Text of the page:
She hesitated and lowered her hand, evidently forgetting her own laws of the land. She glanced down at the rings and Aman felt a tension rise in his spine. He had not laced any of them with hydra’s blood, knowing of the laws in Sparta. They had to take a more direct approach with this mission. If she took the ring, the mission was over.

Guard: “My queen, Princess Helen is not so sick. She can wait a day. It is better to be safe.”

Aman Tabiz: “It is no business of mine, either way, my queen! But I always pay my taxes and follow the rules in my business. You are the arbiter of those rules, so the decision is yours to make. I expect those rules are there to protect us all.”

Queen Leda: “Tomorrow then. Take it to the alchemist immediately.”

Aman Tabiz: “It shall be done!”

Queen Leda: “The guards will expect your man.”

The next day the ring had been screened by the alchemist and handed back to Pirithous who went on his way to the palace. He hobbled up the stairs and announced himself to the guards as carrying the ring. They allowed him access to the palace. It wasn’t long before he was skulking through the shadows and found the Princess Helen in the garden. It wasn’t the best spot as it was so open to observation, but the guards were not on duty this far into the palace. Arrogance breeds complacency he long ago realised. He poked his head out of the doors.

Pirithous: “My princess, I have brought you the ring promised!”

Helen turned and walked up to him. Pirithous stared at her. Her pretty, little face looked up at him with large, innocent eyes. She smiled politely. He looked her up and down and his lip trembled.

Pirithous: “How did we miss this?”

Helen: “Miss what?”

Pirithous: “You’re just… a child.”

Helen: “Yes. I suppose even children get sick. I am not so very sick though. My mother just wants me to remain strong. Will the ring not work on children?”

Pirithous’ plans had crumbled and now he didn’t know how to deal with the situation. He needed to leave but Helen had seen his face and could easily identify him should they ever return to finish the job when she was a grown woman. He swallowed. He knew he should kill her. What difference did it make if she was young or old, she had to die either way?

He slipped out his knife. Helen looked at it in horror. He moved his arm and she tried to defend herself. Quite admirably, he had to admit, for a child. She was evidently learning from her mother. The knife struck Helen in the face and she toppled over and fell to the ground. Even the hilt of a knife was a useful tool when needed. He leant down and scooped up the unconscious girl. He had no idea what he was doing or how he was going to get out of this situation without being killed. He cursed his stupidity.

From inside his robes he snatched a grappling hook. There were always plans for escape. He threw it and it hooked on the exterior wall. With the girl over his shoulder he climbed up the wall, though it was an arduous process that took a lot of strength from him. He got to the top and had to rest. He looked out over the wall and saw how close to the river he was. Down there was Aman and their boat. Originally he was supposed to walk out the front door quietly and saunter down the street but now he would have to run across the field with the girl over his shoulder and hope he’s not seen.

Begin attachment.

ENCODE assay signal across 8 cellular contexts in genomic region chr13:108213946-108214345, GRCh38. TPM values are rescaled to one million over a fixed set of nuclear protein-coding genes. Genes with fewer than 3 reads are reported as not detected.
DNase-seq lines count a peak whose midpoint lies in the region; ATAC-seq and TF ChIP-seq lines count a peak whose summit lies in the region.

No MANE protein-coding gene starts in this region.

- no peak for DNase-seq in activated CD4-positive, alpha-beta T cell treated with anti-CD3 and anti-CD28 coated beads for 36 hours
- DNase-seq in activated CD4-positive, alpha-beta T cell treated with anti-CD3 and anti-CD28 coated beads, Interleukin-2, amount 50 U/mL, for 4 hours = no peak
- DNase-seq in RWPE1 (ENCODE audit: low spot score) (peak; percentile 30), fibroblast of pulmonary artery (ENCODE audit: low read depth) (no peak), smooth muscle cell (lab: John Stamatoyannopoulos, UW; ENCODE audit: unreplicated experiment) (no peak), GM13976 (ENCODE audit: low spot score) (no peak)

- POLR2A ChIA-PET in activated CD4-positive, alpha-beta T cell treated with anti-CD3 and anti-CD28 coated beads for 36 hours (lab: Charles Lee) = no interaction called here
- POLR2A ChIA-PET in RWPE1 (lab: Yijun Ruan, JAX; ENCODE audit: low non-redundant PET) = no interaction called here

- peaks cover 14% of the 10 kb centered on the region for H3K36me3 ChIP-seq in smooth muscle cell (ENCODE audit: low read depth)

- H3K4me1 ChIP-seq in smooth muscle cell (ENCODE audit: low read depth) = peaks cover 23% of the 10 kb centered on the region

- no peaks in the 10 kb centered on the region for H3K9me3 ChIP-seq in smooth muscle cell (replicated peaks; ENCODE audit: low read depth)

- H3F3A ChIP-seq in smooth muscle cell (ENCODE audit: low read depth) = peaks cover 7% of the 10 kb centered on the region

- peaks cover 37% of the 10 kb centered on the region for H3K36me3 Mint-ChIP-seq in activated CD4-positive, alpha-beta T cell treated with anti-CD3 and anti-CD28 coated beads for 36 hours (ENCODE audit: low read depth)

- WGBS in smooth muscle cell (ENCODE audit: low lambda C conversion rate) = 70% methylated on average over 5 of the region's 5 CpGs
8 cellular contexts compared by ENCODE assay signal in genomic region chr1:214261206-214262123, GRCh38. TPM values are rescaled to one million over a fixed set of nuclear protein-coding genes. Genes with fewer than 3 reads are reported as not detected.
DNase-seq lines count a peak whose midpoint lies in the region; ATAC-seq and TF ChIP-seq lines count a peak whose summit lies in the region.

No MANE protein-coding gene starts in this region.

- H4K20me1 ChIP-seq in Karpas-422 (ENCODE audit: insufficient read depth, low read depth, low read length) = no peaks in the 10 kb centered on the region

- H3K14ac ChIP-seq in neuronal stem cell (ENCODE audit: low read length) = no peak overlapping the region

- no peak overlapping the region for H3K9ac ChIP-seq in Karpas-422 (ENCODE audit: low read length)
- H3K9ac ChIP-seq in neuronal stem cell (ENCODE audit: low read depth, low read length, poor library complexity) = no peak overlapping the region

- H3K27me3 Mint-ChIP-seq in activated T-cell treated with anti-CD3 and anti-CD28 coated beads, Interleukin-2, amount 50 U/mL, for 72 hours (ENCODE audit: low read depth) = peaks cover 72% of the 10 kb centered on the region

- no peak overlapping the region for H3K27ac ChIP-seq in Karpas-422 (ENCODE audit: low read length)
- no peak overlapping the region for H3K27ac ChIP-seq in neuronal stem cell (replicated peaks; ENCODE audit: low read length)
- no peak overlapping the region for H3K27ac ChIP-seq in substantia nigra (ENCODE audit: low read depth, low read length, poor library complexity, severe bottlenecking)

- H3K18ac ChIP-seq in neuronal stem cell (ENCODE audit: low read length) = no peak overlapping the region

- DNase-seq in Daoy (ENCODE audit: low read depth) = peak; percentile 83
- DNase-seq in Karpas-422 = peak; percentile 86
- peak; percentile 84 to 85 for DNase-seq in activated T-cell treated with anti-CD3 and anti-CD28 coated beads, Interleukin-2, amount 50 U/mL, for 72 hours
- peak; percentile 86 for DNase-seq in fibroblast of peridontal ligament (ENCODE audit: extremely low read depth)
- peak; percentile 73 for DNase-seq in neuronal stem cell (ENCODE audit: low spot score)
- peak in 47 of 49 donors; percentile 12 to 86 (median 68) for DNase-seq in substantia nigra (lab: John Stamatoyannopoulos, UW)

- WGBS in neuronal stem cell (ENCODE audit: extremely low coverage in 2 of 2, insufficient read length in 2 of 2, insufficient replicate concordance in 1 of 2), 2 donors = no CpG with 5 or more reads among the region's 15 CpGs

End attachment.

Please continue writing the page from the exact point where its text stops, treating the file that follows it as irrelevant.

He ran.

He was seen.

Alarm bells sounded. A couple of arrows struck the ground but soon stopped when someone intelligent reminded them they might hit the princess. The boat was already starting to move down the river when Pirithous arrived.

Aman Tabiz: “Why is she here!?”

Pirithous: “Because we didn’t do our research enough. We’ve gotten careless, Aman. Look at her!”

He tossed her into the boat.

Pirithous: “She’s, what, seven? Eight? We came too soon to this job.”

He glanced up at Aman’s cold face.

Pirithous: “Wait, you knew!?”

Aman Tabiz: “It must be done, Pirithous. That’s our job.”

Pirithous: “Not children, Aman! Never children.”

Aman Tabiz: “And now what are we to do with her? Keep her until she’s old enough to be killed?”

Pirithous: “Well… yes. Yes, that’s it.”

Aman Tabiz: “And you think that’s the merciful way?”

Pirithous: “Look, I don’t know! Okay? I just—I just grabbed her. We’ll figure it out later.”

Although the Spartan military was an efficient killing machine, it wasn’t the best when it came to subterfuge, unlike out intrepid anti-heroes. They were able to escape Sparta, over hills and dales, and made their way to sea. They kept Helen asleep most of the days using drugs, only allowing her time to eat and toilet a few times in the day. They went straight for the island of Lesbos where an old friend of Aman’s ran a ‘School for Crazies’.

The island was a lush, verdant paradise of temperate weather. The Aegean Sea brought cool winds to the island while the sun kept it warm. The small settlement there had a newly built school, which is where the two men carried their victim. The building was far grander than Aman expected it to be. It had white columns and an orange tiled roof. There were fenced gardens all around the school with several private gazebos and a large plaza at the rear. It was in the plaza that they met the owner of the school, an old crone by the name of Medea.